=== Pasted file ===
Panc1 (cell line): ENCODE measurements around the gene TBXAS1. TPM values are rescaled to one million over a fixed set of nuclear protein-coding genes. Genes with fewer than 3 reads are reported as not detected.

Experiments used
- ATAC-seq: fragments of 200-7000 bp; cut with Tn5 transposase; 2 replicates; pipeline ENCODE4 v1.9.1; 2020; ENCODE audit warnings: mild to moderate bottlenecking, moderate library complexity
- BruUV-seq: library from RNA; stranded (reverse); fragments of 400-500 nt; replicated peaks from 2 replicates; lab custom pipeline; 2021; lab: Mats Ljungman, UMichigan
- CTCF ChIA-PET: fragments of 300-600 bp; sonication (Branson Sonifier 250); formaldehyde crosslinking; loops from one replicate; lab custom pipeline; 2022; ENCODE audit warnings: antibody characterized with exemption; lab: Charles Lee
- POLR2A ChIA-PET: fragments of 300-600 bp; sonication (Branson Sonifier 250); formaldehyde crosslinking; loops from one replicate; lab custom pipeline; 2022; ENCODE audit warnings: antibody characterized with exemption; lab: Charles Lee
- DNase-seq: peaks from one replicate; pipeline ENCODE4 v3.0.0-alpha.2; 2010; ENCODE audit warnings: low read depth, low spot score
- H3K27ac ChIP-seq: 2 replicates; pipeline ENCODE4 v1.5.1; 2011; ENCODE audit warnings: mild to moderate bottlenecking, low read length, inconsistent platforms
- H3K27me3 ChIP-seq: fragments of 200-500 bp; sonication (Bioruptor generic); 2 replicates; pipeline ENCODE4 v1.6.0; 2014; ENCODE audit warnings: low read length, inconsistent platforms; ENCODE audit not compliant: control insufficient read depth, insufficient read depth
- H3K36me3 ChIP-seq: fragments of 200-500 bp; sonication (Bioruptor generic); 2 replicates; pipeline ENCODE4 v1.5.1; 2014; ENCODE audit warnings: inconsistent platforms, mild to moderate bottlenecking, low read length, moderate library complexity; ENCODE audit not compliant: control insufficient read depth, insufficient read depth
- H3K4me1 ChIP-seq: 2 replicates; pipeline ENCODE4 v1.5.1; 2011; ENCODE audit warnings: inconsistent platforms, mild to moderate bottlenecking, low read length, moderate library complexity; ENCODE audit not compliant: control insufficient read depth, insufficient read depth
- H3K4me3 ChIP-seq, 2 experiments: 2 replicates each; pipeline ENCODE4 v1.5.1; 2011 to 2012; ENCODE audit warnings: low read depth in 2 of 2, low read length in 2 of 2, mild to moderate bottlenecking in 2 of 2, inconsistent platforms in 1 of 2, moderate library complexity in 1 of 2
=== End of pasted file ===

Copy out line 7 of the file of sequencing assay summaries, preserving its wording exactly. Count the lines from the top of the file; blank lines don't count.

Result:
- DNase-seq: peaks from one replicate; pipeline ENCODE4 v3.0.0-alpha.2; 2010; ENCODE audit warnings: low read depth, low spot score